Regev Responds

A move to entrench the Orthodox monopoly over conversions

Inching closer to the next "Who is a Jew" explosion

This week, additional information leaked as to the nature of Moshe Nissim's recommendations regarding a new conversion bill. As our readers may remember, Moshe Nissim was appointed by PM Netanyahu to do damage control after Diaspora Jewry’s uproar last June when the government ceded to the demands of the ultra-Orthodox parties to pass a conversion bill aimed at preempting a pluralistic Supreme Court ruling in a pending case. This bill would further entrench the Orthodox monopoly over conversions performed in Israel.

A conversion court in sessionA conversion court in session

The self-righteous claim was: this appointment was yet another genuine effort to square the circle and bring about a mutually agreed upon solution to the "Who is a Jew" controversy, which would appease both the ultra-Orthodox fundamentalist forces in Israel and Diaspora liberal Judaism. Even President Rivlin didn't buy this ruse and publicly made it clear that he did not believe that such a solution could be found. However, Netanyahu's pressure on the opposing parties served him well. He gained acquiescence from the non-Orthodox movements to freeze all pending litigation on conversions performed in Israel and desist from bringing any new cases in return for holding off on the Haredi parties' demands for legislation.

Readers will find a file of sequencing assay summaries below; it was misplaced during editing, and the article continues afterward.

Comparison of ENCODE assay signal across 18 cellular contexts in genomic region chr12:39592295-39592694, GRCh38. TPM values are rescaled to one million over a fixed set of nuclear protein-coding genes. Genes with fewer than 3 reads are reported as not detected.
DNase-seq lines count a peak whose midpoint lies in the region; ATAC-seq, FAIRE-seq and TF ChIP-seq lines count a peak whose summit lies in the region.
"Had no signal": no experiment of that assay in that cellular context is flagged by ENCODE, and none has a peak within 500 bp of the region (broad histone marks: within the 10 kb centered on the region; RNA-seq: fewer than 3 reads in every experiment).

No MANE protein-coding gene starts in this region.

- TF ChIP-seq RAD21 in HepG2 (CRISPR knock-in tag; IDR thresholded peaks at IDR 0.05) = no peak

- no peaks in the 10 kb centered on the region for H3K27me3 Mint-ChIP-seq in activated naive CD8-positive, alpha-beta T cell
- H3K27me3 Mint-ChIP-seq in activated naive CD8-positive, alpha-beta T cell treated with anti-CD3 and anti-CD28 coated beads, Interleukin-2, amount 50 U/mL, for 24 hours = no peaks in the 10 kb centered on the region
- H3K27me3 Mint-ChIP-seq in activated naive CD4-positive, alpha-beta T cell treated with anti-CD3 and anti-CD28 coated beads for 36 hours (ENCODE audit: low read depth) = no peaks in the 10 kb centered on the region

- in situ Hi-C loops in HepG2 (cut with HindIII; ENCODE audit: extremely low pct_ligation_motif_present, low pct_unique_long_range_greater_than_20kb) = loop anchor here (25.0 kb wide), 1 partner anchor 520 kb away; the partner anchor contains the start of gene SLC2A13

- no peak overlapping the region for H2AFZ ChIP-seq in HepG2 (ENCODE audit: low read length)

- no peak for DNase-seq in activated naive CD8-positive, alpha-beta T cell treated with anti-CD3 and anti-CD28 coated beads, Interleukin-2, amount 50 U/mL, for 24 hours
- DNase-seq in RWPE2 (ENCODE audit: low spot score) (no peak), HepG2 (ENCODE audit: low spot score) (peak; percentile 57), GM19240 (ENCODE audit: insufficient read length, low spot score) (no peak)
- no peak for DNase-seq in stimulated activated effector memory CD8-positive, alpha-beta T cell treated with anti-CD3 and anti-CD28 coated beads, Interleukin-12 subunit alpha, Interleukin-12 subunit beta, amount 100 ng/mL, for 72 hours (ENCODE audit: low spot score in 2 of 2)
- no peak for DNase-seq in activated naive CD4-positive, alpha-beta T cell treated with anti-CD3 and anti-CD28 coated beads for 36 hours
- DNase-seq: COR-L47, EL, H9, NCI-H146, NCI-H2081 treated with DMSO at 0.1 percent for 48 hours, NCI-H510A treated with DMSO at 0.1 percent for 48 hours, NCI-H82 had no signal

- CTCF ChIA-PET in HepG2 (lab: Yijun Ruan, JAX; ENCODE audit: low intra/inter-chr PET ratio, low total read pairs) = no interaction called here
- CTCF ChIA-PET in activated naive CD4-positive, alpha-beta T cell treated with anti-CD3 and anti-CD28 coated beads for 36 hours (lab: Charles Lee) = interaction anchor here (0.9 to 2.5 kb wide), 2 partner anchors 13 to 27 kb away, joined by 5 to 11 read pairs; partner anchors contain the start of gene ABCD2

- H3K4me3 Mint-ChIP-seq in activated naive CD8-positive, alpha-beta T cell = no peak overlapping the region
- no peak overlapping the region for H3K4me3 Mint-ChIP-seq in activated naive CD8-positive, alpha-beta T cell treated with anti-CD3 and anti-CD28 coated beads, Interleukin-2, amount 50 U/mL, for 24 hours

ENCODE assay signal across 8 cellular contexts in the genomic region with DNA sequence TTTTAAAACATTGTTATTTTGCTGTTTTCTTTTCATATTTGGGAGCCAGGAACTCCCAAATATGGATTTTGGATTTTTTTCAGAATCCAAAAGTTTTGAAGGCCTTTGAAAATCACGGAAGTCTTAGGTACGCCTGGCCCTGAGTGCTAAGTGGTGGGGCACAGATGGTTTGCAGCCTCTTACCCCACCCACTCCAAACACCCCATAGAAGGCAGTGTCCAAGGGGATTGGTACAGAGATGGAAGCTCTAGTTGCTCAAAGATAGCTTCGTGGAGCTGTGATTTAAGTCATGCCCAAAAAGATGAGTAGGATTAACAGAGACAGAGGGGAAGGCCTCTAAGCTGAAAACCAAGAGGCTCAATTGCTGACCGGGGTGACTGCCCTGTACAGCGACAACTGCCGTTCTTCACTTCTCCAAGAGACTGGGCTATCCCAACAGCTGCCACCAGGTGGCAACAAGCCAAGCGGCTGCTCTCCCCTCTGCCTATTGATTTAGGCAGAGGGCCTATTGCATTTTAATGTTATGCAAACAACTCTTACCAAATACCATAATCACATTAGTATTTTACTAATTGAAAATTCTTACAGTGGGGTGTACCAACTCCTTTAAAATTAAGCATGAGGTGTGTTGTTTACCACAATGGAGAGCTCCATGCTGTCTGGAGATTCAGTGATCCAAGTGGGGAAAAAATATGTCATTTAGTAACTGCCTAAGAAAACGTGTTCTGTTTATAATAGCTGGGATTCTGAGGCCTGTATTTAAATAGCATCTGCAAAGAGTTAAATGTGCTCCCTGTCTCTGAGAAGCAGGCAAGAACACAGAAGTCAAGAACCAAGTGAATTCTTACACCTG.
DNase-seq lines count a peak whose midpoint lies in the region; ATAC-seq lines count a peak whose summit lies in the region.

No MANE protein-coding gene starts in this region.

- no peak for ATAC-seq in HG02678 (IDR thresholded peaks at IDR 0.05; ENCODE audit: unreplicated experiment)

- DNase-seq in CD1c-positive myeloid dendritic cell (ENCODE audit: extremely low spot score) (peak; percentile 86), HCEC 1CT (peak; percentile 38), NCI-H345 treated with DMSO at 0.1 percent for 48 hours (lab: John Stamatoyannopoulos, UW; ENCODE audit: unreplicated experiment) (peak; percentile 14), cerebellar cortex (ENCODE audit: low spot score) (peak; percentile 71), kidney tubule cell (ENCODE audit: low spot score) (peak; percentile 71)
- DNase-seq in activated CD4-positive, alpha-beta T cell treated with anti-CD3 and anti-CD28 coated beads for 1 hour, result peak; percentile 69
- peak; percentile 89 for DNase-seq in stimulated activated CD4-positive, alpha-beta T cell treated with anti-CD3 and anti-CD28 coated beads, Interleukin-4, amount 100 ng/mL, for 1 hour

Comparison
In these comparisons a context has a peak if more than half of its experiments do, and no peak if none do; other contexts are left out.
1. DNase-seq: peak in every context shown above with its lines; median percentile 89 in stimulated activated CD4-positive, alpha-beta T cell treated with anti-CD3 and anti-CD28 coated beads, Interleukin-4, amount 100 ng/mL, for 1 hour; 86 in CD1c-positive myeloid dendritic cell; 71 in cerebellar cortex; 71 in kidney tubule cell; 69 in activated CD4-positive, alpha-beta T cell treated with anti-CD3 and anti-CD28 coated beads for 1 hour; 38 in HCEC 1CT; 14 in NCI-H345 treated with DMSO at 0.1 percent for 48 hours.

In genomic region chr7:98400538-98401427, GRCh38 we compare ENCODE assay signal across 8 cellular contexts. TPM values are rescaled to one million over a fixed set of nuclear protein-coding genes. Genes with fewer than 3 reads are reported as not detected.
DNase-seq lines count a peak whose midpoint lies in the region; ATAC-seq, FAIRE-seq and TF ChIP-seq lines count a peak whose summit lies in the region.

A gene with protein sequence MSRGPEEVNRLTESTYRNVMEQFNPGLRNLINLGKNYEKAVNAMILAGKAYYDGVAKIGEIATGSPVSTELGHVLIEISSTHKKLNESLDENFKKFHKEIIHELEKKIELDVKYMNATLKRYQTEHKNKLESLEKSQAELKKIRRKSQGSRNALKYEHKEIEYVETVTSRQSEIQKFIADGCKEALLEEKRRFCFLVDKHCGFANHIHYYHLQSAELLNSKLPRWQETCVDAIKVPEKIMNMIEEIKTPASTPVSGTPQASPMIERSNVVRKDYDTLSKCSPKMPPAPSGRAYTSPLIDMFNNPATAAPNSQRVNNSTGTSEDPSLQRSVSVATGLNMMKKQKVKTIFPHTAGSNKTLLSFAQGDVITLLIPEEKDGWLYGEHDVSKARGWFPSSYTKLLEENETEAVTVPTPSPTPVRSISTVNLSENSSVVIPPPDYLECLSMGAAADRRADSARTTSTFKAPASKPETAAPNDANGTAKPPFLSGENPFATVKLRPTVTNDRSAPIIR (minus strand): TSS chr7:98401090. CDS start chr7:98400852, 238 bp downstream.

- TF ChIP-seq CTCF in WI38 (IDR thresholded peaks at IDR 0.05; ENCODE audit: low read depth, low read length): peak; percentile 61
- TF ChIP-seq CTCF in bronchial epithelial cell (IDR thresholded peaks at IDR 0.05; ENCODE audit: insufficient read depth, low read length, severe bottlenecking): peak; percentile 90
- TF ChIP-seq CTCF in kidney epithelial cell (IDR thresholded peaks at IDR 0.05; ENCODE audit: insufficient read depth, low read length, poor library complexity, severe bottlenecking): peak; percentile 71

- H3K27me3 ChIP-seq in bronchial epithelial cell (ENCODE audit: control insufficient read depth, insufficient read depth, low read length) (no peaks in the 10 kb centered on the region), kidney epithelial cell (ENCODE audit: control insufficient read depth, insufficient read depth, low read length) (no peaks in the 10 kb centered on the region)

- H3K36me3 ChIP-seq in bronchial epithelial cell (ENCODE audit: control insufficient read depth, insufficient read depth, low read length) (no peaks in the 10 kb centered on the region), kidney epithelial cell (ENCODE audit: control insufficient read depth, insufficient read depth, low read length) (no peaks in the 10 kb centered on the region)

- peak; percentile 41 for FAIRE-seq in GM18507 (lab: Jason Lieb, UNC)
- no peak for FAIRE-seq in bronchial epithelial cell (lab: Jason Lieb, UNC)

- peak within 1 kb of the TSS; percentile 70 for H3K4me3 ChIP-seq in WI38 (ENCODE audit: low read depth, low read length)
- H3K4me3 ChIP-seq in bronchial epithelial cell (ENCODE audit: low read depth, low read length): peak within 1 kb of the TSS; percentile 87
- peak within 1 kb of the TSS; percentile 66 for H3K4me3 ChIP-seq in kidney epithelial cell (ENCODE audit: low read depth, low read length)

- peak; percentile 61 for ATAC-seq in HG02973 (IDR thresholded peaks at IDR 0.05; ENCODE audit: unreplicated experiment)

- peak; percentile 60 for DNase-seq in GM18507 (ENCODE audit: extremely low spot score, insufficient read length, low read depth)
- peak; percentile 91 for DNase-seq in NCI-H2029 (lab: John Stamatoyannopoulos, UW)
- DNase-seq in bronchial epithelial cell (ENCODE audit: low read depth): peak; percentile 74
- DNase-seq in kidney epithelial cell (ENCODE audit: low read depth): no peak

This temporarily reduced the pressure and took the issue out of the headlines for a while. Of course, the agreed upon six months stretched into a year, and in the next few days, Moshe Nissim's proposal will be submitted.

At the outset, as soon as Nissim was appointed, Hiddush maintained that this was ample evidence that no mutually acceptable solution could be expected. Sure enough, when information leaked last month as to the direction Nissim was pursuing, it became further clear that we were correct. This week, additional information about his proposed framework became known, and we recommend that you read about it HERE on Ynet.

There will be need for careful and detailed analysis of the proposal once it becomes public. As we know, the devil is in the details. At this point, we would like to make a couple of observations in anticipation of what is to come:

  • Nissim's approach is about "divide and conquer." On the face of it, it attempts to relieve the minds of the Diaspora non-Orthodox movements that no change will occur to the limited level of recognition that their converts receive in Israel. It is only their brothers and sisters in Israel who will be further hurt. The Orthodox monopoly over conversions performed in Israel will now be - FOR THE FIRST TIME(!) - anchored in Knesset legislation, making it potentially immune from judicial intervention. Hopefully, the non-Orthodox movements will not fall into this trap. Hopefully, they will respond with a three-fold message: